What was the policy regarding the recovery/reuse of gliders during WWII? Given that the aim of them was to be landed roughly behind enemy lines, on rough-ish ground (often rendering them un-airworthy) and then be abandoned was there a unit whoes sole job it was to come along later on and dismatle/scrap them? Or was there no plan and they were just to be left in situ for the locals to loot/pillage/strip/dispose of?
 
#6
The Horsa was more or less a single use disposable hairyplane, built as you would imagine from plywood and balsa. Some that didn't get used were sold off and turned into prefab houses (it's on Youtube somewhere.)
 
#7
There is an interesting page here containing some great facts, if you can excuse the poor spelling and layout that is: http://www.fiddlersgreen.net/models/aircraft/Airspeed-Horsa.html

Operation Varsity was more costly to Allied airborne than the invasion of Normandy. By early evening of March 24, in eight short hours, our airborne forces had suffered 819 killed, 1,794 wounded and 580 missing in action. Over six dozen glider-towing planes were shot down. Seventy glider pilots were killed and 114 wounded or injured. British and American glider-recovery teams found later that less than 25 percent of the gliders landed unscathed.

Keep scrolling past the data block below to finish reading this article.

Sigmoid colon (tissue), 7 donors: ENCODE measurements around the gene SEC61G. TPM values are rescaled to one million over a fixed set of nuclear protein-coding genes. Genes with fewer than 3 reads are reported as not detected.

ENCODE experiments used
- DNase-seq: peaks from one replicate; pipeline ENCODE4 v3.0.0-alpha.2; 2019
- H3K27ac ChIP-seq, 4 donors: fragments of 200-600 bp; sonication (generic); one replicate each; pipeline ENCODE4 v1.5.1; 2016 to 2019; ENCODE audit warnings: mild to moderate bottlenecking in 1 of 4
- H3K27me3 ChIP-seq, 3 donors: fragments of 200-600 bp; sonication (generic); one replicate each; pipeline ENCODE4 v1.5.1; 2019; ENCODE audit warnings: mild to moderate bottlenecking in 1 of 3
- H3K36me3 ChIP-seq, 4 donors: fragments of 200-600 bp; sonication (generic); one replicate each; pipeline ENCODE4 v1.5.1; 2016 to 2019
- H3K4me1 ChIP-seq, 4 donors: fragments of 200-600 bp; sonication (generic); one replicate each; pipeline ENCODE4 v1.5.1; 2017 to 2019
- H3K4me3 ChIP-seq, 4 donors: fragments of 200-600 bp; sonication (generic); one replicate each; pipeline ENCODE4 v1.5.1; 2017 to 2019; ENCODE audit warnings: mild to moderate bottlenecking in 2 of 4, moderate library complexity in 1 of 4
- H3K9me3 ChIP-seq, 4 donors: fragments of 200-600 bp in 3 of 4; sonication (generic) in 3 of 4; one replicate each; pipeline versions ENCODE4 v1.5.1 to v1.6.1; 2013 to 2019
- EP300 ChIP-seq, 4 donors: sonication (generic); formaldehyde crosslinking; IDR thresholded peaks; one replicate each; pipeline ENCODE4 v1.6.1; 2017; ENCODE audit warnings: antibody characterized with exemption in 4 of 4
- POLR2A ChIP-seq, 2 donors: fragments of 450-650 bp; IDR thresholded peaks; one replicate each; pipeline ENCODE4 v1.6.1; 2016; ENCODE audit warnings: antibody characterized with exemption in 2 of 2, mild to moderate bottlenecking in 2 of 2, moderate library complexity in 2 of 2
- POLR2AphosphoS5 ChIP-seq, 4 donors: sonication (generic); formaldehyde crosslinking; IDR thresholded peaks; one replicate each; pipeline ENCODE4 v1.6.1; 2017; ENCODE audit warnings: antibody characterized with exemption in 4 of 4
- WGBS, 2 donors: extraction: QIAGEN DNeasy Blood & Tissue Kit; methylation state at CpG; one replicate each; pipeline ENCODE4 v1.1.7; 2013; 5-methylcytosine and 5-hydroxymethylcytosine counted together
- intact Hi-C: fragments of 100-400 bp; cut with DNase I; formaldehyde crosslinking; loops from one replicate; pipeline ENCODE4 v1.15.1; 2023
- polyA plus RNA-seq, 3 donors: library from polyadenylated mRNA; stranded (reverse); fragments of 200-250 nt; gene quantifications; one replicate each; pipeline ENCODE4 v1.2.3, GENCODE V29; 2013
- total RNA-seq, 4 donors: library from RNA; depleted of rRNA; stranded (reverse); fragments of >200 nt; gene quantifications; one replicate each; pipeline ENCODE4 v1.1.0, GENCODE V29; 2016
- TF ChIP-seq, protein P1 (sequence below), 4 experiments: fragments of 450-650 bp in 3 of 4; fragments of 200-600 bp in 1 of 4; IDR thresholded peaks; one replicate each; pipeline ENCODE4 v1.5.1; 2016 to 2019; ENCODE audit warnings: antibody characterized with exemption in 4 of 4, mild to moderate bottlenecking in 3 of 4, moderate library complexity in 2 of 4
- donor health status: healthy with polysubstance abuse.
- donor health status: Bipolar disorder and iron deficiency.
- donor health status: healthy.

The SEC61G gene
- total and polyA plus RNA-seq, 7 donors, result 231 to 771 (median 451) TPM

About 6,000 American glider pilots were trained. Almost 14,000 CG-4A's were built; about 3,600 were used in combat overseas.

Glider-rider and glider-pilot casualties were estimated at 40 percent for some missions. Specially trained glider-assault regiments were part of the U.S. 11th, 13th, 17th, 82nd and 101st Airborne Divisions. (British glider-assault teams were assigned to Air Landing Brigades, each equivalent in strength to a U.S. regiment.)